Whistler's council is hoping to get more information about the Kinder Morgan pipeline expansion project before it decides whether or not to officially declare opposition.
The thought was first raised by local resident Angela Mellor at the Dec. 6 council meeting.
"(An official declaration) would be joining the City of Vancouver, 21 municipalities across British Columbia and the Squamish and Tsleil-Waututh First Nations," Mellor said at the time.
"I feel that a declaration like this would be part of truth and reconciliation, and show solidarity with those First Nations groups and the City of Vancouver."
Included in the Jan. 10 council package was a draft motion from Mellor, which asked council to officially oppose the project.
The reasons stated include: Whistler's reliance on tourism and the natural beauty of the environment; increased tanker traffic on the coast and increased risk of oil spills; and the need to show solidarity with local First Nations (among other things).
Coun. Sue Maxwell made a motion to make the resolution.
"I really appreciated when the previous council made the motion on the Enbridge pipeline, especially coming from Kitimat and having grown up on that coast... and so for all of the same reasons that that motion made sense... I think (it) makes sense to pass this motion," Maxwell said, referring to the previous council's decision to oppose the Northern Gateway pipeline in 2012.
"Many of the considerations for the Enbridge motion were related to tourism and the damage that an oil spill would do for Whistler, and so I think it only makes sense for us to hold to the same principles for the Kinder Morgan one, which would greatly increase the number of tankers on the coast."
Making the motion would also show solidarity with neighbouring First Nations and nearby communities, Maxwell noted.
"I think if something similar were to be proposed for Whistler we would certainly want the support from other neighbouring communities as well, so let alone the environmental impacts and the greenhouse gas impacts of expansion of the tarsands that this pipeline allows, I think that this is an important motion."
Coun. Steve Anderson had a markedly different view of the matter.
"I understand the opposition towards this project, and it seems to be just about every project — be it a hydro dam or a timber extraction, there's people that want to shut down the Port of Vancouver — I hear voices of people that want to bring the Canadian economy to its knees," Anderson said.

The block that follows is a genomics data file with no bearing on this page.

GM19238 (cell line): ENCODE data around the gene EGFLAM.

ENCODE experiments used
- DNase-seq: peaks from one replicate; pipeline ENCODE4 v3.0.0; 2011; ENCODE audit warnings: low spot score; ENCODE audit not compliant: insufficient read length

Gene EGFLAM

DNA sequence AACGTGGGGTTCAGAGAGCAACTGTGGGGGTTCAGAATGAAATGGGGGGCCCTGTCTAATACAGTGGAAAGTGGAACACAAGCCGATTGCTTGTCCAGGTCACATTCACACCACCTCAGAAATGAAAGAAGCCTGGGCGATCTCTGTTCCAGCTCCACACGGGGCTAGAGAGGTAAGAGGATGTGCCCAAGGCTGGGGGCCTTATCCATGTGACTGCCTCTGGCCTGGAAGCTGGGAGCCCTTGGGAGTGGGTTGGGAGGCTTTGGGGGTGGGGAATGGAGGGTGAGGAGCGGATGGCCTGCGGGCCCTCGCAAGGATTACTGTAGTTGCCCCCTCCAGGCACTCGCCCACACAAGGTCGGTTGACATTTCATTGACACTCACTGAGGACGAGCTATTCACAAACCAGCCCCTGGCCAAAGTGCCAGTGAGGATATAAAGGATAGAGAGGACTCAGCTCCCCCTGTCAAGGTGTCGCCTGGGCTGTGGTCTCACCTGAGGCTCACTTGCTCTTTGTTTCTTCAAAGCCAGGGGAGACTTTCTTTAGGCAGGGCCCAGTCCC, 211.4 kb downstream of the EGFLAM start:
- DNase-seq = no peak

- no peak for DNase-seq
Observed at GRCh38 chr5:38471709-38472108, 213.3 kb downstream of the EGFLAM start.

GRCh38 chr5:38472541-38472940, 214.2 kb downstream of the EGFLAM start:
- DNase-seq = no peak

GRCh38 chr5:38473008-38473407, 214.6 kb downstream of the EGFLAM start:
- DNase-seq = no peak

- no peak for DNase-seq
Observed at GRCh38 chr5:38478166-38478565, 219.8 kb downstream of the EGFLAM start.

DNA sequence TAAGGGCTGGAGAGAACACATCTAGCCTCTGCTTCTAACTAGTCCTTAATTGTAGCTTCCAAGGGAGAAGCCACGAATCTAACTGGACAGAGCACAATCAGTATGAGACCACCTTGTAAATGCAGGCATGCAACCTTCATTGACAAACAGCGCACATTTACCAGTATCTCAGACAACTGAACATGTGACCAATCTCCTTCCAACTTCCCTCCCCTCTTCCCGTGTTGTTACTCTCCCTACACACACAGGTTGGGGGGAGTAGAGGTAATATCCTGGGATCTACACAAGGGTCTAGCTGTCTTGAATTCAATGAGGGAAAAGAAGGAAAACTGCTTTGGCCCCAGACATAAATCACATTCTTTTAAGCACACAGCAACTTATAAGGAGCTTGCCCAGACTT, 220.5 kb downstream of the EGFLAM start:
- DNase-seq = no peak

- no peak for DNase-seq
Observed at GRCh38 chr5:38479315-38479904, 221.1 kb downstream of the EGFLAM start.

"Don't call me one of them. I don't associate with that segment of society."
Coun. Andree Janyk said she understands the complexity of balancing economic interests with those of the environment, and was sympathetic to the decision Prime Minister Justin Trudeau had to make in approving the expansion.
"I personally am opposed to it because my research has shown that the amount of boat vessel traffic is going to increase quite dramatically, and our waterways are part of our landscape and it is what is attractive for people to come here," she said.
"So my heart wants to vote this way but I also would like us to receive a little bit more information."
Coun. John Grills supported Janyk's idea, while sharing some insights of his own.
"I always find it interesting speaking out against oil when we're a community that depends so greatly on people travelling from all over the world to get here. At the same time, a major oil spill off our coast would have a dramatic impact on our tourism business," he said.
"The other piece that I have a challenge with, with this whole pipeline business, is we continue to import oil on the East Coast, and now we want to export more of it off the West Coast. If we're ever asked to support the Energy East pipeline I would support that one, because it just makes sense to me to stop shipping oil around."
"But I would also support what Coun. Janyk suggested — if people are uncomfortable making the decision right now, then get some more knowledge on it."
The motion was subsequently tabled, with a view to getting more information before the proclamation is reconsidered.